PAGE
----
Capital City Youth Services (CCYS) held their third annual Tally Awards at The Moon Night Club Saturday.
The event recognizes businesses in the Tallahassee community based on different categories including deli dining, pest control, and dentistry. Businesses were chosen through a voting system on Facebook that was open from September to February.
While Tally Awards may seem like a night of recognition, it is ultimately a celebration with purpose.
Jess Tharpe had the honor of planning and regulating the whole night. She currently serves as CCYS’ Outreach and Development Director.
“The event is two-fold,” Tharpe said. “It’s a way to recognize local businesses in Tallahassee who also contribute a lot to our non-profits. It’s also a way for us to do outreach for the organization as well. We get a chance to tell our message and let people know what we’re doing.”
CCYS’ mission is to “promote the healthy development of youth and families.” The organization offers free counseling and outreach services to youth and their families, and emergency shelter services to youth in crisis.
Last year CCYS opened their Transitional Living Program (TLP), an emergency shelter program that homes youth between the ages of 16 and 19 years old. Youth can live at the program for up to 18 months if needed, and all the proceeds collected from Tally Awards went toward this effort.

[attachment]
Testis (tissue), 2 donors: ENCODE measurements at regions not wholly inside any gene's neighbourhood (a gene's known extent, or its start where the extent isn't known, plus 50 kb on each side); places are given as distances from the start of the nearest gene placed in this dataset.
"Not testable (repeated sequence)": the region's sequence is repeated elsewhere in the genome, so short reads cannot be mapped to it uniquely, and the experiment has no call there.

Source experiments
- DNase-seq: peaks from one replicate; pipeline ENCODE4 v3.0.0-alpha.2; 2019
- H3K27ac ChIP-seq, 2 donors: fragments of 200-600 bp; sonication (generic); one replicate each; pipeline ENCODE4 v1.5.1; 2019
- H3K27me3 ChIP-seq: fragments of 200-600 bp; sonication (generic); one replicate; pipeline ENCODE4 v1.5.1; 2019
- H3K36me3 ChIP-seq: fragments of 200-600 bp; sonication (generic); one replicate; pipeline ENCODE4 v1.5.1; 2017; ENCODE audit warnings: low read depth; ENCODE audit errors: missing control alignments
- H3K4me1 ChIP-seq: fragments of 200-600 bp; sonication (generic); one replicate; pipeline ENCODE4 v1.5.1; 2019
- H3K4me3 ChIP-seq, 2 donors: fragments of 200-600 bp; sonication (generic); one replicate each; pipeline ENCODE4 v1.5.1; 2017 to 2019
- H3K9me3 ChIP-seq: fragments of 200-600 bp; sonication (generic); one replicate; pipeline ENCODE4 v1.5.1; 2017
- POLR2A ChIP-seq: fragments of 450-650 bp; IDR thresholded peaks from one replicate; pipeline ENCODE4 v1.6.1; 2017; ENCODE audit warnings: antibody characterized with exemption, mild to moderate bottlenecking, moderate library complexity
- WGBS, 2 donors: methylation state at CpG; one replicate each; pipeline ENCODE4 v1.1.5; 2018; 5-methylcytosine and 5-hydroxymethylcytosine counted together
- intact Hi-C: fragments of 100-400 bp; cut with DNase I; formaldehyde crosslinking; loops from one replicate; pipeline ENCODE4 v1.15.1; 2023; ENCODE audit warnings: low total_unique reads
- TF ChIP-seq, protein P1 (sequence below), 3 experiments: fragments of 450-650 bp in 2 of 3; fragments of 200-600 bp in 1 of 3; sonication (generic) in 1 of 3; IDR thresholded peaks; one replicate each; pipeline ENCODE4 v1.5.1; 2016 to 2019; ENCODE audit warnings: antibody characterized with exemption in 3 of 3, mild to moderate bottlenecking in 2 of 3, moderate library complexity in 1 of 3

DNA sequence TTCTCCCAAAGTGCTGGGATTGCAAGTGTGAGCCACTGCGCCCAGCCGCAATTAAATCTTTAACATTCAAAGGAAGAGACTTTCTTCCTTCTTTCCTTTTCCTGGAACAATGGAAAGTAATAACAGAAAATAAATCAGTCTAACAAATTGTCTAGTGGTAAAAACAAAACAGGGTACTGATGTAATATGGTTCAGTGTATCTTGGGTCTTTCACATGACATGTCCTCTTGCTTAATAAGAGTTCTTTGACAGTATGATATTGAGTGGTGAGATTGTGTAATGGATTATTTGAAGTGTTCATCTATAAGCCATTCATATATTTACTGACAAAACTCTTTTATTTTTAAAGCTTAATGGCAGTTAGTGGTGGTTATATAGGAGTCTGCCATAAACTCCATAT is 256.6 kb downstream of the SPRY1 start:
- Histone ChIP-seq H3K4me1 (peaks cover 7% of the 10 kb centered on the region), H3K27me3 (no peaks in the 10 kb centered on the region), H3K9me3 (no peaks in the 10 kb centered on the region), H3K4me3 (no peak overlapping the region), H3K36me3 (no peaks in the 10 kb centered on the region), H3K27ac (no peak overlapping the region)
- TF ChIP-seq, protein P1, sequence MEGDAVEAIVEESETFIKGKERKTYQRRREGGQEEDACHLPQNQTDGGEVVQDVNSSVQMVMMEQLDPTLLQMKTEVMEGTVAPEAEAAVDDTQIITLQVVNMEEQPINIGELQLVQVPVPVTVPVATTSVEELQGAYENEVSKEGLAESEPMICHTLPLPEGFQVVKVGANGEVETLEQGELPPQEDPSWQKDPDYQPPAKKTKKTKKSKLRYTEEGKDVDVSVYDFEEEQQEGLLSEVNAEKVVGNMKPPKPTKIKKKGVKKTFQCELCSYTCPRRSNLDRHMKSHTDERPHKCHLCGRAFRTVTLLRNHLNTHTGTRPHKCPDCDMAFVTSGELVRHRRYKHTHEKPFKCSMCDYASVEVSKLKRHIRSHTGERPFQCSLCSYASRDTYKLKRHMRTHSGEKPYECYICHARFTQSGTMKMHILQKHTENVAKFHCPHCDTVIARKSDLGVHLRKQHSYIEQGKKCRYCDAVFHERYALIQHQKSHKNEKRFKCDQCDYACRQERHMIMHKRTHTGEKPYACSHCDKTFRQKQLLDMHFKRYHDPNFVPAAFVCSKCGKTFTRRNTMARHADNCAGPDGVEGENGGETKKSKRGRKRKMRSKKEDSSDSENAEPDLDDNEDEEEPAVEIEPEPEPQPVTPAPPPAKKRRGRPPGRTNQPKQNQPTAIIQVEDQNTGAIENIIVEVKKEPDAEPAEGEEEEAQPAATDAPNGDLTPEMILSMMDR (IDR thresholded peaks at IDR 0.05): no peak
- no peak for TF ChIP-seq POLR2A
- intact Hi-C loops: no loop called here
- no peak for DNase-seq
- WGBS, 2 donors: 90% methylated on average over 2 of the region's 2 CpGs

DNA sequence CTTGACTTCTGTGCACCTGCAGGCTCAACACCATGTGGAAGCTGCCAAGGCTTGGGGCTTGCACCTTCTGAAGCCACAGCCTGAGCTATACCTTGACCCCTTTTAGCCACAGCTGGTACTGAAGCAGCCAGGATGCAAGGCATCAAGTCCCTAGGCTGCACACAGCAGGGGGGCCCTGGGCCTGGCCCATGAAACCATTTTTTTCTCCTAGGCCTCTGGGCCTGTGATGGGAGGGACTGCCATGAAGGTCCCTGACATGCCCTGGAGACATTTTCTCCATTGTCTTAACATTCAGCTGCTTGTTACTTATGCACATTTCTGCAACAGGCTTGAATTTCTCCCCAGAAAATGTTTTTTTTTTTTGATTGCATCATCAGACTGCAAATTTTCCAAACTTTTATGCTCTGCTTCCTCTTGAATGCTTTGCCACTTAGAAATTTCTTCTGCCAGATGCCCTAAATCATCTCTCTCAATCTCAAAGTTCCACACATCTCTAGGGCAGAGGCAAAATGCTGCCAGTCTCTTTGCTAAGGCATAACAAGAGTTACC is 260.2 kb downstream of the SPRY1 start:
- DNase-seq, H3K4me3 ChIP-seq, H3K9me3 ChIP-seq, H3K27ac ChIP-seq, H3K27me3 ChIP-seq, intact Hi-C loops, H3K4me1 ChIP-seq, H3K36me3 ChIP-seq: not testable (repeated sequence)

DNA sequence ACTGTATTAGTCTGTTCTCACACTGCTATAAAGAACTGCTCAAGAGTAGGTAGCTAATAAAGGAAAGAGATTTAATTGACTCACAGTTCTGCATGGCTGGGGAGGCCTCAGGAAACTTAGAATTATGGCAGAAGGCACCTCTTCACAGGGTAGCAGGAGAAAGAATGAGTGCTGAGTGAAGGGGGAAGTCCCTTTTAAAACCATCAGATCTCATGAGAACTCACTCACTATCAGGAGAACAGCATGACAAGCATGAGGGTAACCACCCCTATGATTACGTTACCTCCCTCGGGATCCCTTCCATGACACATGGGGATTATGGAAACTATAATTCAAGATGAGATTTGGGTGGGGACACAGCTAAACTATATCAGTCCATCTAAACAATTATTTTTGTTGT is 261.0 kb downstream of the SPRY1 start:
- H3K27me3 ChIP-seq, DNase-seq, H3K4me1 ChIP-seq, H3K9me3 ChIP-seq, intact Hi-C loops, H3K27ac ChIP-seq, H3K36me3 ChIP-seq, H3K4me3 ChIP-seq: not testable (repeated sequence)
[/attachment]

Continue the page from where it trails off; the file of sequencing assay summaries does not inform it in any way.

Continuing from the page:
Between each set of awards, announcements were made for donations being collected through text. The goal of the night was to reach $10,000.
During the event’s intermission the audience viewed a testimonial video of what the Transitional Living Program has to offer. Kevin Priest, The President and CEO of CCYS, said that it is truly “a dynamic program.”
“These kids don’t necessarily have the support, as far as their family, and things of that nature.” Priest said. “We stay with them. We make sure they actually finish school. We teach them independent living skills. Things like knowing how to go out and shop, and knowing how to maintain a bank account. Very important things for kids that are just starting off on their own.”
According to Priest, the Transitional Living Program impacted 14 young adults last year. While this number may not seem like a lot, the shelter only holds 6 bedrooms, and the staff tries their best to accommodate for who they can.
Elaine Bryant, who serves as Chair of the Board for CCYS, was also at the event and was very optimistic the organization’s new program, and its outcome.
“Funds raised for this program directly impact the lives of young people,” Bryant said. “Many young people who would not have the privilege to actually get off the street. CCYS has a broad array of services that are provided, and this is our main fundraiser, and we’re hopeful that tonight’s event will provide opportunities to continue that support.”
Roughly $5,000 was pledged in donations by the end of the event. An exact figure on confirmed donations will be tallied by the end of next week.
The night closed with a silent auction and a live performance from The Marshall Lucker Band.